But, I think, only some. One thing that's changed remarkably is the level of access to the arts in America's public schools. When I was a school kid in the 1950s and '60s, even in a less-than-prosperous small town, we had full-time music teachers from grade school on up, and art teachers in junior high and high school (in grade school, art was a regular part of almost every teacher's bag of tricks), and I had teachers in other disciplines who would routinely use the arts to teach their own subjects. While we've been busy leaving No Child Behind, we've left a massive hole in the educational experience. And without some sort of decent, everyday (or at least, regular) exposure to the ideas and practices of art when they're kids, I think a lot of people WON'T follow the old pattern: The traditional art forms, at least as presented in traditional ways, simply won't ever hook them.

Of course, a three-minute song can be a wondrous thing. And the fractured form that contemporary aesthetics is taking has its own excitement -- of collaboration, of something new, of being part of a mosaic instead of buying in to the old-fashioned Artist as Solitary Genius model. I think it's great that groups like Sojourn are exploring this sort of thing (although the world of visual arts so far is way ahead of theater in this regard, and theater's ahead of opera and classical music). A good rhymed couplet is every bit as aesthetically satisfying as an epic poem, and usually a good deal more accessible. For better and for worse, art forms will always break up and re-create themselves.

One thing does worry me, though, about the shortened tech-age attention span: Are we losing the ability to follow extended arguments, just at the time when the increased complexity of the world would seem to demand that we pay close attention? I don't mean that long is good for long's sake -- I've never managed to get farther than 60 pages in Proust -- but a four-hour encounter with Shakespeare, an hour-long symphony (music compresses time so that Beethoven's hour equals roughly Shakespeare's four), an evening-length ballet, a Mozart opera are more than just potentially exhilarating sensual experiences, they're exercises in extended thought.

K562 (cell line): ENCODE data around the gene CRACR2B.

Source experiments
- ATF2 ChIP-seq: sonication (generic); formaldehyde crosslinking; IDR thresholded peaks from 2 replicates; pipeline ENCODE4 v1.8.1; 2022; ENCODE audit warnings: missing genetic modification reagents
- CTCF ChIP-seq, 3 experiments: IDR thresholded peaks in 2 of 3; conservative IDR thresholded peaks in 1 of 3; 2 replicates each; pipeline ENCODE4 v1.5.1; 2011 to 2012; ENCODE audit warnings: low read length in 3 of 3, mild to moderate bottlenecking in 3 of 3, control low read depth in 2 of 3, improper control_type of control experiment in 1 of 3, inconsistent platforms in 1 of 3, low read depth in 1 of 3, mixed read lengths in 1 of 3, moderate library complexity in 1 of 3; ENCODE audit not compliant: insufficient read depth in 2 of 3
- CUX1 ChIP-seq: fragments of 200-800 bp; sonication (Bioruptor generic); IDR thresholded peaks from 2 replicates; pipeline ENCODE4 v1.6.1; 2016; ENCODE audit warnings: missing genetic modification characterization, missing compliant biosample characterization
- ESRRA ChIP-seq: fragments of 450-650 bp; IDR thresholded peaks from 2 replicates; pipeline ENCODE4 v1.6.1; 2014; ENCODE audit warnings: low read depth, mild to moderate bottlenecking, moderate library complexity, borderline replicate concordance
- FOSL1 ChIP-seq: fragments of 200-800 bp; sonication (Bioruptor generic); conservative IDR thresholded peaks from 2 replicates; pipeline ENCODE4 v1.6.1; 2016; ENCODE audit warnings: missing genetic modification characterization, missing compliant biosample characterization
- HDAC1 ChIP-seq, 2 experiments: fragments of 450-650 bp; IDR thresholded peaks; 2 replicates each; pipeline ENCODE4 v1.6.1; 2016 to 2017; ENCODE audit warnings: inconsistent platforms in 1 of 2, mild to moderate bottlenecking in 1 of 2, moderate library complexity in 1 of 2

Unfortunately, theater and classical music and opera and ballet are exceedingly expensive enterprises, and with shrinking audiences, they (like newspapers) are in danger of tipping over the edge and going out of business. Bummer.

So. Maybe the path to Ibsen and O'Neill and Arthur Miller runs through new theater -- the twittering, elliptical, short-burst, energetic, phantasmagoric stuff that young theater people are creating. Maybe, if Hand2Mouth and Sojourn and Vertigo and others grab your attention and spark your interest, at some point, when you have your marriage and your mortgage and your 2.2 kids, that long-form stuff will start to look more appealing and you'll add Center Stage or Artists Rep or Oregon Ballet Theatre or the symphony or the opera to your list. Or maybe not.

Just sayin'.

I'm sure Bob Hicks wrote some great stuff there. I don't know though. I just skimmed it. I have a shortened "tech-age" attention span and can't follow extended arguments.
And then there's that tech-age love of snarky sarcasm (snarkasm?) to go with the shortened attention span.